Optical self-bending caused by "Optical (Quantum) Potential"

Classical EM Field Momentum

Momentum weak value proportional to the local (orbital part of the time-averaged)
Poynting vector \(\vec{S}_O = \vec{E}^*\cdot(\vec{\nabla})\vec{E}\), scaled by the energy density \(W\).

 

This quantity exactly corresponds to the transferrable momentum
available locally via the spin-independent part of the stress-energy tensor of the field.

 

This momentum weak value weighted by the energy density correctly gives the local optical force felt by small probe particles with complex susceptibility \(\chi\):

Kocsis et al., Science (2011)
Bliokh et al. NJP (2013)

\displaystyle \text{Re}\,\mathbf{p}(\mathbf{r}) = \text{Re} \frac{\langle x | \hat{p} | \psi \rangle}{\langle x | \psi \rangle} = \frac{\omega}{c^2} \frac{S_o(\textbf{r})}{W(\textbf{r})}

Light isn't a massive fermion, so why does this prescription work in the EM case?

\begin{aligned} \displaystyle \vec{F} &= \frac{1}{2}\left[\text{Re}\chi\,\text{Re}\vec{E}^*\cdot(\vec{\nabla})\vec{E} - \text{Im}\chi\,\text{Im}\vec{E}^*\cdot(\vec{\nabla})\vec{E}\right] = \vec{F}_{\rm gradient} + \vec{F}_{\rm scatter} \end{aligned}

Illustrated Example: Bessel beams

Both real and imaginary parts of this local momentum average also describe physical properties of classical "vortex beams" like Bessel beams.

\displaystyle \mathbf{p}_w(\mathbf{r}) = \frac{\langle x | \hat{p} | \psi \rangle}{\langle x | \psi \rangle}

The real part of the momentum weak value appears as the circulating local orbital momentum for higher-order Bessel beams that can be transferred to probe particles by pushing them around in circular orbits.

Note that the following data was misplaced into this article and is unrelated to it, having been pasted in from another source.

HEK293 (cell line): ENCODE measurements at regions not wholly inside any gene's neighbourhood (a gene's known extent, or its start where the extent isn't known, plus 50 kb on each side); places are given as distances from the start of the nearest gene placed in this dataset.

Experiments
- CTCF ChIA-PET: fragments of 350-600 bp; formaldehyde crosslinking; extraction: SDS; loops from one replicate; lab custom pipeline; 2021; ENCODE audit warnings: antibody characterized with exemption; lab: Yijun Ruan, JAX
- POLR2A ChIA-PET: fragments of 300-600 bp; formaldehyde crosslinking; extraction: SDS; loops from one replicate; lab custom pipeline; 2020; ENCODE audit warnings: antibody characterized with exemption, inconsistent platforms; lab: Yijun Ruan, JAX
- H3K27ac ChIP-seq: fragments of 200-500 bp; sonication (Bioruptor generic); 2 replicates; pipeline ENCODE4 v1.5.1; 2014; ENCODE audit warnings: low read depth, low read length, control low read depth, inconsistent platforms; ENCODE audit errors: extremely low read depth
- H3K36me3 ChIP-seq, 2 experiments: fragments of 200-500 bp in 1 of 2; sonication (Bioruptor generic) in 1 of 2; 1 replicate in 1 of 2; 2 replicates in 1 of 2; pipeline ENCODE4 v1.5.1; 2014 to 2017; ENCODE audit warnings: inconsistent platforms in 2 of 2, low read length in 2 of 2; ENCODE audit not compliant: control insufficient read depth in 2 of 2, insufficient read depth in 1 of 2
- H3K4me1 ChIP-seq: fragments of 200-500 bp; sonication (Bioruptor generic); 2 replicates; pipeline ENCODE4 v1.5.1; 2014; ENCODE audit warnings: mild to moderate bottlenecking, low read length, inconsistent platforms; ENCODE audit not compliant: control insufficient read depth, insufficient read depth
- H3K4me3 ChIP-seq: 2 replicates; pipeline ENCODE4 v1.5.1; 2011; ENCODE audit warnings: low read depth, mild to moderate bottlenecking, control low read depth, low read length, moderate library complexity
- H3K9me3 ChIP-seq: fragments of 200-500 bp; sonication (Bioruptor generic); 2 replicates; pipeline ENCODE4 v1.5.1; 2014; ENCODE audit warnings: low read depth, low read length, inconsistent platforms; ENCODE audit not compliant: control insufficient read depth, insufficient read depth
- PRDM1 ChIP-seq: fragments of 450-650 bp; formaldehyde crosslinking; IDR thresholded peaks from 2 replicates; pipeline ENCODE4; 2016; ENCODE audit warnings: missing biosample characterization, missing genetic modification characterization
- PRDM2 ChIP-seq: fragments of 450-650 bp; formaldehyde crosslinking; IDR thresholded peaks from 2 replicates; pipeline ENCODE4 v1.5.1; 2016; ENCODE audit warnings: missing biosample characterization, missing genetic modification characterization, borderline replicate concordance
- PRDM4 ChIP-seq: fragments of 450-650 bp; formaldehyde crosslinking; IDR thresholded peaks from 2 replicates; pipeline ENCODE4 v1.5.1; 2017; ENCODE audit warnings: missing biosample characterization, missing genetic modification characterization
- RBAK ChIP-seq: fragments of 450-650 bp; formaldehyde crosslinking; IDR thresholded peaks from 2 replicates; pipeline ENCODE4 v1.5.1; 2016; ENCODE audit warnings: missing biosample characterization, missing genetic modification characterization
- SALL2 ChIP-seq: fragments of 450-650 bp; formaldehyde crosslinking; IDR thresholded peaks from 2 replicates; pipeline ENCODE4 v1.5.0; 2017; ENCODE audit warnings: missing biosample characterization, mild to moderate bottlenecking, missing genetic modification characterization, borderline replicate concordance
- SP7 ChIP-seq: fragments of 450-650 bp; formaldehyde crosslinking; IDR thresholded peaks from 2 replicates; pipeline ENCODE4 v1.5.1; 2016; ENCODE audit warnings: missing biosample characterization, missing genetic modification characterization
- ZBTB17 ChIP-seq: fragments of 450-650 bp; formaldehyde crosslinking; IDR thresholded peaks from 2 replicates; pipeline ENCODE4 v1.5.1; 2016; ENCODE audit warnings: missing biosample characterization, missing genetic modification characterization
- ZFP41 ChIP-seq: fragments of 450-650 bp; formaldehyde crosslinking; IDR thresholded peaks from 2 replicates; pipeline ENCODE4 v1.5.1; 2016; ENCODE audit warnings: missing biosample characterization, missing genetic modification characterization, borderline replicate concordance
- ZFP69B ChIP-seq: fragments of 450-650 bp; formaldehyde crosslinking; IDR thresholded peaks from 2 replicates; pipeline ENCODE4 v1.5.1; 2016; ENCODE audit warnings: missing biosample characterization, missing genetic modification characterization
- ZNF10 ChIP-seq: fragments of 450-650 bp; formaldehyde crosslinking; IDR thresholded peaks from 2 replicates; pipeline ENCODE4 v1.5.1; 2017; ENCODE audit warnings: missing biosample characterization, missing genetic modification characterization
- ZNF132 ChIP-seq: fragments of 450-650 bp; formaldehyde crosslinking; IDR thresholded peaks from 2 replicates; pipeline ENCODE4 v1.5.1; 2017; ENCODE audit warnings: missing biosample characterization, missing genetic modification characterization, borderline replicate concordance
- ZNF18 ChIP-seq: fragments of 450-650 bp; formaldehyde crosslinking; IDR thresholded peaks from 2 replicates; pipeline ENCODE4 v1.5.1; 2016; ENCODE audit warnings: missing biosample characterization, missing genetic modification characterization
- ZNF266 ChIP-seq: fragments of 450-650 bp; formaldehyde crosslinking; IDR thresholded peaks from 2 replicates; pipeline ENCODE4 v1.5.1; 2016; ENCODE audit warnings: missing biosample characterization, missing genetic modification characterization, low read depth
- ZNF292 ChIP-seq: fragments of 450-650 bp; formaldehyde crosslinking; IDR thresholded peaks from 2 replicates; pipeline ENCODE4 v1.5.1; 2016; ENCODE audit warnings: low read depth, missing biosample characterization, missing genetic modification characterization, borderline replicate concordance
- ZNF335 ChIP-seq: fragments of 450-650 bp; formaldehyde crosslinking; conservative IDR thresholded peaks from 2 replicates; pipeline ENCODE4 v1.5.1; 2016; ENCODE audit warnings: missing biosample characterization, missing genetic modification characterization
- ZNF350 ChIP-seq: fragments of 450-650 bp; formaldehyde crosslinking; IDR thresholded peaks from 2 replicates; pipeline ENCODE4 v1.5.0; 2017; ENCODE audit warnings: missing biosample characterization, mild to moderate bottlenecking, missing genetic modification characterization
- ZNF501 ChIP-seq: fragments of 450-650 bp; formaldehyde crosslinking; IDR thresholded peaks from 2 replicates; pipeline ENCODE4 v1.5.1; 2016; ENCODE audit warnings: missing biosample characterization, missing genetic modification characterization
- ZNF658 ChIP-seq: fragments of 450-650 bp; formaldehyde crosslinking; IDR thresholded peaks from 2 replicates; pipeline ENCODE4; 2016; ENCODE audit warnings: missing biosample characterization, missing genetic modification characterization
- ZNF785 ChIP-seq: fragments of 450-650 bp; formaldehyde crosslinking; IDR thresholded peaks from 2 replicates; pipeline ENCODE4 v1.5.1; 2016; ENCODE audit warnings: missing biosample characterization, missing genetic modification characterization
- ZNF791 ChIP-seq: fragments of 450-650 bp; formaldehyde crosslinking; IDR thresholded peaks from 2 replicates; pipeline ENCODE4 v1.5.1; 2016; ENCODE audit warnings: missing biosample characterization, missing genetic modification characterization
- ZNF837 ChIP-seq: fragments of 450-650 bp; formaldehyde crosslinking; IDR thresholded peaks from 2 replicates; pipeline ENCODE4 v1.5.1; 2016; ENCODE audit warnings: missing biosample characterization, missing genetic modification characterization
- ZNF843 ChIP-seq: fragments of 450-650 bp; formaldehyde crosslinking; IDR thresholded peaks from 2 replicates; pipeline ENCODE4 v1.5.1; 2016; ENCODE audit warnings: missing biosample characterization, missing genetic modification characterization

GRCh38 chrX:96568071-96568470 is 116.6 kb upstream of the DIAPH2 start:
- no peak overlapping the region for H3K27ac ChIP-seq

The imaginary part is also meaningful and directed radially to confine the optical intensity into concentric rings.

0th-Order Bessel Beam

The basic Bessel beam has zero orbital angular momentum.

The phase fronts are parallel to the transverse plane.

 

The local \(\vec{k}(\vec{r})\) are directed only along
the propagation axis \(z\), so \(k_x = k_y = 0\).

1st-Order Bessel Beam

The 1st-order Bessel beam has non-zero orbital angular momentum.

The phase fronts are helices so are angled from the transverse plane.

 

The local \(\vec{k}(\vec{r})\) are circulating in the transverse \(x\)-\(y\) plane,
exactly as you would expect for orbital angular momentum.

2nd-Order Bessel Beam

The 2nd-order Bessel beam has larger orbital angular momentum.

The phase fronts are steeper helices so orbit faster.

 

The local \(\vec{k}(\vec{r})\) also circulate faster in the transverse \(x\)-\(y\) plane,
with a larger radius as expected.

Experimental Bessel Beam

Bliokh et al., NJP (2013)

Experiments placing small probe particles in a 2nd-order Bessel beam show that the particles begin orbiting within the circular rings and remain confined to the bright regions.

 

 

\displaystyle \mathbf{p}_w(\mathbf{r}) = \frac{\langle x | \hat{p} | \psi \rangle}{\langle x | \psi \rangle}

The real part of the momentum weak value is transferred to probe particles as the gradient force and pushes them around in circular orbits.

 

The imaginary part is directed radially and confines the optical intensity into concentric rings, similarly redirecting absorptive probe particles as the scattering force to orbit only within the optical rings.

Thank You!

Optical Ventriloquism and Local Streamlines

By Justin Dressel

Optical Ventriloquism and Local Streamlines

Invited talk for the Superoscillations Conference, 2024/06/15